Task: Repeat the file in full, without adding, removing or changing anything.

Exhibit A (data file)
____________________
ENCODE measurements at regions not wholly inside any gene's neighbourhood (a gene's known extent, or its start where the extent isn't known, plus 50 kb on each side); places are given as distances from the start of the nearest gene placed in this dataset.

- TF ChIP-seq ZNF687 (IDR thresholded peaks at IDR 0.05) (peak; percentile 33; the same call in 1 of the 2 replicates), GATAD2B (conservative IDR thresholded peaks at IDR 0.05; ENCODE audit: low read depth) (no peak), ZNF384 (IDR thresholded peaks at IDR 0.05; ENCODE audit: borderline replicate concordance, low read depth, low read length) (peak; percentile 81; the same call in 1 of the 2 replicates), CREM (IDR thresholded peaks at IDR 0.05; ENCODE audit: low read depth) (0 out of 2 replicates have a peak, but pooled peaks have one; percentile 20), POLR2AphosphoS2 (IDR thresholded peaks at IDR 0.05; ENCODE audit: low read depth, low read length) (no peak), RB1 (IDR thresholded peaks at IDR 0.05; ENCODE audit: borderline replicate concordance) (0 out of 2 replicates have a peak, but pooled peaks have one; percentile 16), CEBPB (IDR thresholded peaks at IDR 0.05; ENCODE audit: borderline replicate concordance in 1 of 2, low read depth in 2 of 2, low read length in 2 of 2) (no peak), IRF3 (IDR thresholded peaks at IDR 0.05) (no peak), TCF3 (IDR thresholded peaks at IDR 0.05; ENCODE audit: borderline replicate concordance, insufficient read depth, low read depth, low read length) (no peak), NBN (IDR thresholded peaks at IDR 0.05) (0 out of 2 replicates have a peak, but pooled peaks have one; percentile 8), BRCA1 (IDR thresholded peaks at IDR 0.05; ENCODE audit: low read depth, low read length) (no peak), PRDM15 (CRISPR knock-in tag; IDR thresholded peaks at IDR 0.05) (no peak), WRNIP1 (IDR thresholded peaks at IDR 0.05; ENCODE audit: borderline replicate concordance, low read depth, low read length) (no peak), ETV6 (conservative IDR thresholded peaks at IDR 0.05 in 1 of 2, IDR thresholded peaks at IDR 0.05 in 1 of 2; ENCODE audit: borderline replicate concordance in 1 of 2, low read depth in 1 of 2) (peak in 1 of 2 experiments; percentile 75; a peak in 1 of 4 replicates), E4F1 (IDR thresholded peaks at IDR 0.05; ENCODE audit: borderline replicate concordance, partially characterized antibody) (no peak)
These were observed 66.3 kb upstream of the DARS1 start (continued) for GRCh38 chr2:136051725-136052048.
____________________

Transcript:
ENCODE measurements at regions not wholly inside any gene's neighbourhood (a gene's known extent, or its start where the extent isn't known, plus 50 kb on each side); places are given as distances from the start of the nearest gene placed in this dataset.

- TF ChIP-seq ZNF687 (IDR thresholded peaks at IDR 0.05) (peak; percentile 33; the same call in 1 of the 2 replicates), GATAD2B (conservative IDR thresholded peaks at IDR 0.05; ENCODE audit: low read depth) (no peak), ZNF384 (IDR thresholded peaks at IDR 0.05; ENCODE audit: borderline replicate concordance, low read depth, low read length) (peak; percentile 81; the same call in 1 of the 2 replicates), CREM (IDR thresholded peaks at IDR 0.05; ENCODE audit: low read depth) (0 out of 2 replicates have a peak, but pooled peaks have one; percentile 20), POLR2AphosphoS2 (IDR thresholded peaks at IDR 0.05; ENCODE audit: low read depth, low read length) (no peak), RB1 (IDR thresholded peaks at IDR 0.05; ENCODE audit: borderline replicate concordance) (0 out of 2 replicates have a peak, but pooled peaks have one; percentile 16), CEBPB (IDR thresholded peaks at IDR 0.05; ENCODE audit: borderline replicate concordance in 1 of 2, low read depth in 2 of 2, low read length in 2 of 2) (no peak), IRF3 (IDR thresholded peaks at IDR 0.05) (no peak), TCF3 (IDR thresholded peaks at IDR 0.05; ENCODE audit: borderline replicate concordance, insufficient read depth, low read depth, low read length) (no peak), NBN (IDR thresholded peaks at IDR 0.05) (0 out of 2 replicates have a peak, but pooled peaks have one; percentile 8), BRCA1 (IDR thresholded peaks at IDR 0.05; ENCODE audit: low read depth, low read length) (no peak), PRDM15 (CRISPR knock-in tag; IDR thresholded peaks at IDR 0.05) (no peak), WRNIP1 (IDR thresholded peaks at IDR 0.05; ENCODE audit: borderline replicate concordance, low read depth, low read length) (no peak), ETV6 (conservative IDR thresholded peaks at IDR 0.05 in 1 of 2, IDR thresholded peaks at IDR 0.05 in 1 of 2; ENCODE audit: borderline replicate concordance in 1 of 2, low read depth in 1 of 2) (peak in 1 of 2 experiments; percentile 75; a peak in 1 of 4 replicates), E4F1 (IDR thresholded peaks at IDR 0.05; ENCODE audit: borderline replicate concordance, partially characterized antibody) (no peak)
These were observed 66.3 kb upstream of the DARS1 start (continued) for GRCh38 chr2:136051725-136052048.